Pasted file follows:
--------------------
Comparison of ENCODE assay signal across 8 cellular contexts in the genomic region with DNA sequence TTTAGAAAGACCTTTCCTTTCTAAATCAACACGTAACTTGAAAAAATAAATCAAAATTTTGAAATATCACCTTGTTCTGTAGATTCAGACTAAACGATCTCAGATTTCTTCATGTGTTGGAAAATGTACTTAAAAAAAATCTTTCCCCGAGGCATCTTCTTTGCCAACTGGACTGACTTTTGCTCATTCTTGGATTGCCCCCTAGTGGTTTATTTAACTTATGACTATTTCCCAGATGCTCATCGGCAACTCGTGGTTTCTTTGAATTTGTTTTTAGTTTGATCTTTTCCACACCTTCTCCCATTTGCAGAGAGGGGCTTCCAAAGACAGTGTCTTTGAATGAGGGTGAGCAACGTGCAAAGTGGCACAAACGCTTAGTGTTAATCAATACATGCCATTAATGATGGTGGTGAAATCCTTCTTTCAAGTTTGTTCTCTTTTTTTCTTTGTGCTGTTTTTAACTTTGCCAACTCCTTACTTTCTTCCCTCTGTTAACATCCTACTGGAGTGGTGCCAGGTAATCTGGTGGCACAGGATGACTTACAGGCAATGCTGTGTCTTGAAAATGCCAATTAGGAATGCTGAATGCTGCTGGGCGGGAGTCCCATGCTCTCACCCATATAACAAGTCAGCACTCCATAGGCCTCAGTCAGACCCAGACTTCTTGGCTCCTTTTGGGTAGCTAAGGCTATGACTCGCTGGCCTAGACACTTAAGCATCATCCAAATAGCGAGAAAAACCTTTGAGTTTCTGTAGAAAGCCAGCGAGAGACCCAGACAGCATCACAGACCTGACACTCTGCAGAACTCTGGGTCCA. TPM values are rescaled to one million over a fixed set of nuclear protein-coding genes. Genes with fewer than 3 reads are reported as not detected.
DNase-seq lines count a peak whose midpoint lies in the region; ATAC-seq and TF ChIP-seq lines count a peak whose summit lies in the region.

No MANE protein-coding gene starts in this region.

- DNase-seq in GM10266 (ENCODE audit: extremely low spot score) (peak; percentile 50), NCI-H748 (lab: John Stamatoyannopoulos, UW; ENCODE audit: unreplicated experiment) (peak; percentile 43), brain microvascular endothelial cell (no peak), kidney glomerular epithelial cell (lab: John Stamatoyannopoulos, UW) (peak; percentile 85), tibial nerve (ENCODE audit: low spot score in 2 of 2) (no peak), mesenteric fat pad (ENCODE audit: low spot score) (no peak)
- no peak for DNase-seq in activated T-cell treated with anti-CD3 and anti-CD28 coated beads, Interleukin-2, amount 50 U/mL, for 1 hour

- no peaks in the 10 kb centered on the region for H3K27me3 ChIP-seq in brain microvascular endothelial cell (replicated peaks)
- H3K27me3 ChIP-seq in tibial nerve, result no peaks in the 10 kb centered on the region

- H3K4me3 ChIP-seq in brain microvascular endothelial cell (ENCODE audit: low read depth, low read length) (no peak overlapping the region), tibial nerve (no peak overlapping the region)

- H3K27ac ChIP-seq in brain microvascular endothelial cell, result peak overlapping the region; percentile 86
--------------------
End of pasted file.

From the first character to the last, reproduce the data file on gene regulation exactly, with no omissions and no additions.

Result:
Comparison of ENCODE assay signal across 8 cellular contexts in the genomic region with DNA sequence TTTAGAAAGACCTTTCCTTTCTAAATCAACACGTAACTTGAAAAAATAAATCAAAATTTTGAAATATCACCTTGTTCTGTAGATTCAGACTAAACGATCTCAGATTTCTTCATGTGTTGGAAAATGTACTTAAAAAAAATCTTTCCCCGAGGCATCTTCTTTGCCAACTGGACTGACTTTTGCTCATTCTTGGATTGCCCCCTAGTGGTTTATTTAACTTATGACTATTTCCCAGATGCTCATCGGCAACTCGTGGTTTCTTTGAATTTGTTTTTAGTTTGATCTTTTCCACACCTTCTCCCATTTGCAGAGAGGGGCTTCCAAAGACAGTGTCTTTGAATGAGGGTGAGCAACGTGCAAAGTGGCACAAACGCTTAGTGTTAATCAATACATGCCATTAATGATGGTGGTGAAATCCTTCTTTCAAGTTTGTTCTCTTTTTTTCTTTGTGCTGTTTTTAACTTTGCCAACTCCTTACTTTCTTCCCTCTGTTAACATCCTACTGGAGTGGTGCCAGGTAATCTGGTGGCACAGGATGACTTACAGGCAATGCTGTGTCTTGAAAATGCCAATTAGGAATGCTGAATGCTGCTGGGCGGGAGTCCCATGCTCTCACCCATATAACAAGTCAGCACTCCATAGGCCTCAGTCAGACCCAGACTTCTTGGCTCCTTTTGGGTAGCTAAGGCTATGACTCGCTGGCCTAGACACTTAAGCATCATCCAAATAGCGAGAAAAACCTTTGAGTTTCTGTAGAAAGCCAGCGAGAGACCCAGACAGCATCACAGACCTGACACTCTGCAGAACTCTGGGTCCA. TPM values are rescaled to one million over a fixed set of nuclear protein-coding genes. Genes with fewer than 3 reads are reported as not detected.
DNase-seq lines count a peak whose midpoint lies in the region; ATAC-seq and TF ChIP-seq lines count a peak whose summit lies in the region.

No MANE protein-coding gene starts in this region.

- DNase-seq in GM10266 (ENCODE audit: extremely low spot score) (peak; percentile 50), NCI-H748 (lab: John Stamatoyannopoulos, UW; ENCODE audit: unreplicated experiment) (peak; percentile 43), brain microvascular endothelial cell (no peak), kidney glomerular epithelial cell (lab: John Stamatoyannopoulos, UW) (peak; percentile 85), tibial nerve (ENCODE audit: low spot score in 2 of 2) (no peak), mesenteric fat pad (ENCODE audit: low spot score) (no peak)
- no peak for DNase-seq in activated T-cell treated with anti-CD3 and anti-CD28 coated beads, Interleukin-2, amount 50 U/mL, for 1 hour

- no peaks in the 10 kb centered on the region for H3K27me3 ChIP-seq in brain microvascular endothelial cell (replicated peaks)
- H3K27me3 ChIP-seq in tibial nerve, result no peaks in the 10 kb centered on the region

- H3K4me3 ChIP-seq in brain microvascular endothelial cell (ENCODE audit: low read depth, low read length) (no peak overlapping the region), tibial nerve (no peak overlapping the region)

- H3K27ac ChIP-seq in brain microvascular endothelial cell, result peak overlapping the region; percentile 86